That is, Ember at some point (which I haven't investigated) learns (either it's notified or asks for the info) that Entity's new position for this frame is point A in 3D space. It could then command all related classes depending on this information to update its location via an event, or directly calling a special method, or directly telling them to do a generic per-frame update where the related classes would pull information from the main Entity class.
The sound instances (or sources or whatever the name) would be created and destroyed on demand when a sound is required or it's not required anymore, the position updates would be called predictably as they're now, and it would perform data-buffer filling if needed for streamed sounds in another thread (which currently it's not implemented, anyway -- nor the threading in streamed sounds, nor even the streamed sounds themselves).
I think that this approach would eliminate a whole series of cascading abstractions while hopefully not damaging a good design, and maybe making it better by means of simplification.
But well, since streamed sounds are not implemented at all yet, and it would be the only part where multi-threading would be worth having in the sound area, I take it that my work in this area is mostly finished -- or do you want me to investigate or implement something else?
- Trying to solve remaining problems, chiefly the cracks in the terrain which are probably due to misalignment of the edges in neighbor tiles. I tried to find out differences with the original code and tried several ways to enforce setting neighbor tiles once they're loaded (so their renderables are made neighbors too, thus hopefully aligning edges) without luck. However, I fired the current "official" Ember and I have the same problem, so I conclude that either the problem was present but went unnoticed before, or it was introduced in "official" Ember and then passed down to my repository via merge. Therefore I'd say that my job with GSoC is finished, just needing to merge it in trunk if desired.
- Sent weekly/final GSoC report to Ember's mailing list.
- Firm pencils down date. However I couldn't work due to problems with the ISP.
- Communicating with Erik about remaining issues.
- Fixing some remaining issues, especially improving documentation of the newly created class for background processing.
- Testing a new, bigger terrain, without observing anything abnormal; and verifying that the terrain pages are created in the background thread orderly, and not all at once -- so both the background thread and the PLSM seem to work properly.
- Connectivity problems due to ISP mistakes for a couple of days.
- Taking care of mandatory bureaucratic issues, so between this and the connectivity problems I could accomplish very little done.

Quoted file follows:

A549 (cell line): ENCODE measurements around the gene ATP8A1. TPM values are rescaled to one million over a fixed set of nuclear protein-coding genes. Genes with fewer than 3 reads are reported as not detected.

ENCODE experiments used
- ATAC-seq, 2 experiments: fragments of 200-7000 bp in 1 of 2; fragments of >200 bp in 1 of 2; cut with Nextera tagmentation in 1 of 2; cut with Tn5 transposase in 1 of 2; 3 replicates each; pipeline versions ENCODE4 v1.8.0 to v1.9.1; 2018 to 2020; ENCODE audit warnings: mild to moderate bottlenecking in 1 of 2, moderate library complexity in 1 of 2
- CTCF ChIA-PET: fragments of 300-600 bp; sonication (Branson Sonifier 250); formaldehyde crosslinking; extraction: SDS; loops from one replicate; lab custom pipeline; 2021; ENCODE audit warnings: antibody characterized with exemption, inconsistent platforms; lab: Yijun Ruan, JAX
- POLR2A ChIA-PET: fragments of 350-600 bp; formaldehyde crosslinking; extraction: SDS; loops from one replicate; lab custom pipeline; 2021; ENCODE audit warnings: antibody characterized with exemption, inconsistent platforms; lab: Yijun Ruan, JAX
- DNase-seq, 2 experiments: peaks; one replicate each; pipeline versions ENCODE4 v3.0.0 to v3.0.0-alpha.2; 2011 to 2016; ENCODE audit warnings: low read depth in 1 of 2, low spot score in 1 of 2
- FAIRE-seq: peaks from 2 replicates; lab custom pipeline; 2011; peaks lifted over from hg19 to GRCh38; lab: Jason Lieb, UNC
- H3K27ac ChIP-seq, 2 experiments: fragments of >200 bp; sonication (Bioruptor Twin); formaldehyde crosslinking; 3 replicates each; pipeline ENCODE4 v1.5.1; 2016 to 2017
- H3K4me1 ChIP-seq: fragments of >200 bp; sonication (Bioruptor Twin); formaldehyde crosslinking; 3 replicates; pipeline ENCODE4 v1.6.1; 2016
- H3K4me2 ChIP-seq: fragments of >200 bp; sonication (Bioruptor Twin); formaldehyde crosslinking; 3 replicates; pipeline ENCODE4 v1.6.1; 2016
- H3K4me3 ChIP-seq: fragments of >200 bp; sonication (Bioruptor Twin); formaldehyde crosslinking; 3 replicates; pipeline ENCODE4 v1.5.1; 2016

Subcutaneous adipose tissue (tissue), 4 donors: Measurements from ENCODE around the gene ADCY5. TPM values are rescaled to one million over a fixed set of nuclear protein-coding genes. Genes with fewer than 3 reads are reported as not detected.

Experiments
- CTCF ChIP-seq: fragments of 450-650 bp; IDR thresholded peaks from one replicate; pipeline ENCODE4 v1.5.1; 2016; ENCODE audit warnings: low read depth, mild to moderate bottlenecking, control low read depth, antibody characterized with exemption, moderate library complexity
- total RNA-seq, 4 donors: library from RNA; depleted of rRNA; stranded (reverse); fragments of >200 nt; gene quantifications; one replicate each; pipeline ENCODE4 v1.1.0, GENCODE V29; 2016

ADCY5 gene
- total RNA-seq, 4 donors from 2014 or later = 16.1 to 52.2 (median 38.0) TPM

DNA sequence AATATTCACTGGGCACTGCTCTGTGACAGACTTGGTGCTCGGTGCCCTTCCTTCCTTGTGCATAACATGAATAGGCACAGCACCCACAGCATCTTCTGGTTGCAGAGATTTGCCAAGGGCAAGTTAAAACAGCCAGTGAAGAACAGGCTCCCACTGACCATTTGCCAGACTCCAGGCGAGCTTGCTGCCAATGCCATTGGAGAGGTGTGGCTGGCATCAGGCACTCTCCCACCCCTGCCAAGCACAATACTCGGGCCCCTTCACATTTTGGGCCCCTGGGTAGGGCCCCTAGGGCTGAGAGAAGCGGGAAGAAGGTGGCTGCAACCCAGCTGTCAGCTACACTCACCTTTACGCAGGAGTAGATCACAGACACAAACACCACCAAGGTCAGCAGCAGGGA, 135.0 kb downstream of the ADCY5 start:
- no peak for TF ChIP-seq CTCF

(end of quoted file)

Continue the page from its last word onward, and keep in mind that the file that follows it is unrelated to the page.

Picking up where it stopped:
- Sending weekly report.
- Reviewing code of EmberOgre::Terrain, mostly adding const'ness where possible in different files, so the dangerous zones to look for are reduced.
- Reorganizing Makefile.am in the dir of EmberOgre::Terrain, since there were duplicated files and stuff out of place.
- Taking updateEntityPositions() out of the background thread after creating the page, it's not thread safe (entities might be removed) and the time taken by the function is negligible, typically 0.000073s.
- Moving the background thread class to its own file.
- Finally getting the program to work, creating terrain pages in the background, mainly by taking the code of loading the texture for the shadow to the main thread (suggested by Erik).
- Optimizing the parts of the page that can be processed in the background thread, since in the first rounds were throwing suboptimal results (half of the time in the background thread, another half in the main thread). For this several changes took place, with the main effect of creating the shadow data also in the background (loading the shadow has to be done in the main thread, and generating terrain materials after loading the shadow).
- Current measurements related with the creation of pages in the background thread are as follows:
- The time for creating the pages in the background (without the two steps mentioned above) in my system are: 0.226746s, 0.232994s, 0.226035s, 0.247494s.
- The time of post-processing that formerly belonged to creating the page (loading shadow into the texture and generating terrain materials) are: 0.082837s, 0.071303s, 0.087059s, 0.129147s; of which the second step typically takes 0.005231s (so I didn't consider into trying harder to perform that part in the background thread). This would be hard to improve, since it's basically something that happens in Ogre.
- The complete time of post-processing (including the processing back at the PLSM and the two steps above) are: 0.126788s, 0.079426s, 0.094186s, 0.136089s. As we can see, these values have more variance than the previous ones.
- As a summary, now: